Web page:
Journalism historians often neglect conservative media critique, and this omission makes understanding the modern phenomenon of so-called “echo chambers” difficult, A. J. Bauer, of Ursinus College writes. Bauer’s recent essay details the rise of conservative media criticism between the 1940’s and 1974, when James Carey famously decried the lack of proper journalism critique in America.
According to Bauer, conservative views were often discredited -as in Carey’s 1974 essay- as unfounded “attacks”. This was a way for the news media to deflect conservative critique at the time, and this stance was later adopted by journalism historiography. The refusal to accept the legitimacy of these views contributed to the widening divide between conservative Americans’ views and the mainstream news media – a divide that is extremely pertinent today, Bauer suggests.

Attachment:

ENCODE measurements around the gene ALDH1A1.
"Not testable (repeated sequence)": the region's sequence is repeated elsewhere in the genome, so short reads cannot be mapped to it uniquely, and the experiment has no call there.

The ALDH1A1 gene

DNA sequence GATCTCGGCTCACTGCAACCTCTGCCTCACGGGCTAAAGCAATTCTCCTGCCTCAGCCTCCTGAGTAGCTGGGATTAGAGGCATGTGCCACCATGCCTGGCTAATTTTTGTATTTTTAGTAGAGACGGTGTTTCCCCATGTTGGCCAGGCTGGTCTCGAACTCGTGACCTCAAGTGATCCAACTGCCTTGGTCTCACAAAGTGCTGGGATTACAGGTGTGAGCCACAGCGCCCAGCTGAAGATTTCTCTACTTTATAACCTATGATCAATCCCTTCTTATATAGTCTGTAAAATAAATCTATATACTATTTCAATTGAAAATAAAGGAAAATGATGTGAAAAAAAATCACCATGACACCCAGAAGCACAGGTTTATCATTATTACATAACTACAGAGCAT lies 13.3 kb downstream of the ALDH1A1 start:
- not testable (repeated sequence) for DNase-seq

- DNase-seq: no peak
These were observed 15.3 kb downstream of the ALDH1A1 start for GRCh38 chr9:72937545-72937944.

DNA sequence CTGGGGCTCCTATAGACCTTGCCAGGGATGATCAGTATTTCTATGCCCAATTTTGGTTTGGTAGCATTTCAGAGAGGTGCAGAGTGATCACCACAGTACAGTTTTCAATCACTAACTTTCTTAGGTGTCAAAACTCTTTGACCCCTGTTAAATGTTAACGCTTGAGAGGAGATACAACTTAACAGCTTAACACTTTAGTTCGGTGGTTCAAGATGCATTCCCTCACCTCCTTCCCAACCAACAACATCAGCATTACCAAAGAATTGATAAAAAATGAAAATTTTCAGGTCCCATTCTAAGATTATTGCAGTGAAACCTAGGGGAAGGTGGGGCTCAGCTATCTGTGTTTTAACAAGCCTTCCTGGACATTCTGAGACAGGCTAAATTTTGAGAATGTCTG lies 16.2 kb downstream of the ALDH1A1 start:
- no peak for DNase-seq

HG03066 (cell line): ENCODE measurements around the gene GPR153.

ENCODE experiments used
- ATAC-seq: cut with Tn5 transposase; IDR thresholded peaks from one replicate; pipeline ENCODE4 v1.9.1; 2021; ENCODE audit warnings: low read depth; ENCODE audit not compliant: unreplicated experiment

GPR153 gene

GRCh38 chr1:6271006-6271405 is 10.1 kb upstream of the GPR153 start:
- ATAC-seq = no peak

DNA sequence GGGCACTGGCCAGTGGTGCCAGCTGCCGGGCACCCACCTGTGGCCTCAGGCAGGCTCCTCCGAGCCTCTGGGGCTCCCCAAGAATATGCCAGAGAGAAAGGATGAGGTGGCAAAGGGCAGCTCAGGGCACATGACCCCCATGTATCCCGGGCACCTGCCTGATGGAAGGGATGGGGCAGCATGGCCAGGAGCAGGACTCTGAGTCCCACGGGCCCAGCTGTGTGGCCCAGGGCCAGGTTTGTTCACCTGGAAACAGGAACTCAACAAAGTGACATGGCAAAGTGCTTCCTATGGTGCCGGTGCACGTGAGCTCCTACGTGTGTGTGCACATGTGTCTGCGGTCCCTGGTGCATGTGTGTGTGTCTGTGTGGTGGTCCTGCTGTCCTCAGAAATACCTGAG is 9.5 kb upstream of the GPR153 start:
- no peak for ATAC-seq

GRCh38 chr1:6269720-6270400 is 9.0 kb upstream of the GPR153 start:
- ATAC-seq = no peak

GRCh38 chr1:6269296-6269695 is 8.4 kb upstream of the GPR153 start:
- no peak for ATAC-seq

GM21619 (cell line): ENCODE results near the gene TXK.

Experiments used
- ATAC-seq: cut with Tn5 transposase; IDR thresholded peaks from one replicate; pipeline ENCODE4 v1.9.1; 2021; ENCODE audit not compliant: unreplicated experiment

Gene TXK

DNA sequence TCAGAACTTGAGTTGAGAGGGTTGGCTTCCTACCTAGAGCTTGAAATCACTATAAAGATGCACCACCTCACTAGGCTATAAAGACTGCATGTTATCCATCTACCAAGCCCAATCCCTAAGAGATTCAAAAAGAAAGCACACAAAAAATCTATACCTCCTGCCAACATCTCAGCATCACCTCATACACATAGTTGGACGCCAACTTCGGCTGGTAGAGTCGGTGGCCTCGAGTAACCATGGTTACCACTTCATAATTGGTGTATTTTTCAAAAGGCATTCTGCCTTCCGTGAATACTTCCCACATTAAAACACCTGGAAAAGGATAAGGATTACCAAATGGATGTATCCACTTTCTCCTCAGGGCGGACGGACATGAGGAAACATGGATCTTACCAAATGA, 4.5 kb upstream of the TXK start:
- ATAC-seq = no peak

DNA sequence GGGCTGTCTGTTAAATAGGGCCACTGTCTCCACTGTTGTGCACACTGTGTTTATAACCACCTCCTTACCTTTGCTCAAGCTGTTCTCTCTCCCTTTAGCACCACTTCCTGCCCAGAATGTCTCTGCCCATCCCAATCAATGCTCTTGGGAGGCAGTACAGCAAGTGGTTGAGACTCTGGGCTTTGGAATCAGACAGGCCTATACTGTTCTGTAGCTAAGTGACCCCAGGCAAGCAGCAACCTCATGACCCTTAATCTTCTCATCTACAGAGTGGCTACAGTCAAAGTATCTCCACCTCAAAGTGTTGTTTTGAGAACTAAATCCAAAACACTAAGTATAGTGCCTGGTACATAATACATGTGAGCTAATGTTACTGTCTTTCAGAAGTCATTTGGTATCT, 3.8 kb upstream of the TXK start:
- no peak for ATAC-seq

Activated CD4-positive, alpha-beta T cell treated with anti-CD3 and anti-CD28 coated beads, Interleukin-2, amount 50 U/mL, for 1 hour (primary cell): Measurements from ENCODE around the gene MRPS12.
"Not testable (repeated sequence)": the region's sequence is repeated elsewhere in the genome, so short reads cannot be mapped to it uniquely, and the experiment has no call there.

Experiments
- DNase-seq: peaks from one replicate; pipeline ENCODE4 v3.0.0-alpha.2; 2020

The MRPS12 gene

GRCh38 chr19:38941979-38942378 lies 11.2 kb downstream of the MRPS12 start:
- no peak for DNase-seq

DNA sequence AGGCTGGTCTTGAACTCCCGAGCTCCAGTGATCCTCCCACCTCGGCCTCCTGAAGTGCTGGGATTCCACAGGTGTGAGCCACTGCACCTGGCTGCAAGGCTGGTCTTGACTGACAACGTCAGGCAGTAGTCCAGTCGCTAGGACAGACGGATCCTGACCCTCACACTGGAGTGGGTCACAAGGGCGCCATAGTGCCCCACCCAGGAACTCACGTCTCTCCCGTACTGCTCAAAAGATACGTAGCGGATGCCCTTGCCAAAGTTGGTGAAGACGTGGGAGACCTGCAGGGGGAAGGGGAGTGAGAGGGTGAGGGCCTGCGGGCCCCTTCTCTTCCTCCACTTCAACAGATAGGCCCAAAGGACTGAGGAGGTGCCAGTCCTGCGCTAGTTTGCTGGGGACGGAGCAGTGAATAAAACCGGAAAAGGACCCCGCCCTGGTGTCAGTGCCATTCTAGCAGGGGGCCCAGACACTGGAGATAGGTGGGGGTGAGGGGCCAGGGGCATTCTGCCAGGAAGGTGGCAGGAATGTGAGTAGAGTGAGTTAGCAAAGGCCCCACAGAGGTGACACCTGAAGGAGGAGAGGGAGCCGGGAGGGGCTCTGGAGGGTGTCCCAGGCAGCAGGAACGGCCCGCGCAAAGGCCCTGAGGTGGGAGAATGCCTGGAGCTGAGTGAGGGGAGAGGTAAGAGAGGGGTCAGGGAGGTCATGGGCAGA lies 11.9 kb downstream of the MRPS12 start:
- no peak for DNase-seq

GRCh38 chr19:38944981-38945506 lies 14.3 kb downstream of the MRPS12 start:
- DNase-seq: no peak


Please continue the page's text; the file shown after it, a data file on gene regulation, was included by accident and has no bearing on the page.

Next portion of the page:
Journalism research should accept and incorporate conservative media critique as part of American journalism’s history – not as misinformed attacks but as what it was intended: attempts to foster more critical readership of journalism that was perceived as lacking, the author concludes.
The essay “Journalism History and Conservative Erasure” was published by the journal American Journalism. It is available online on the publisher’s website (abstract free).
Picture: Untitled by Hometown Beauty, licence CC BY-ND 2.0.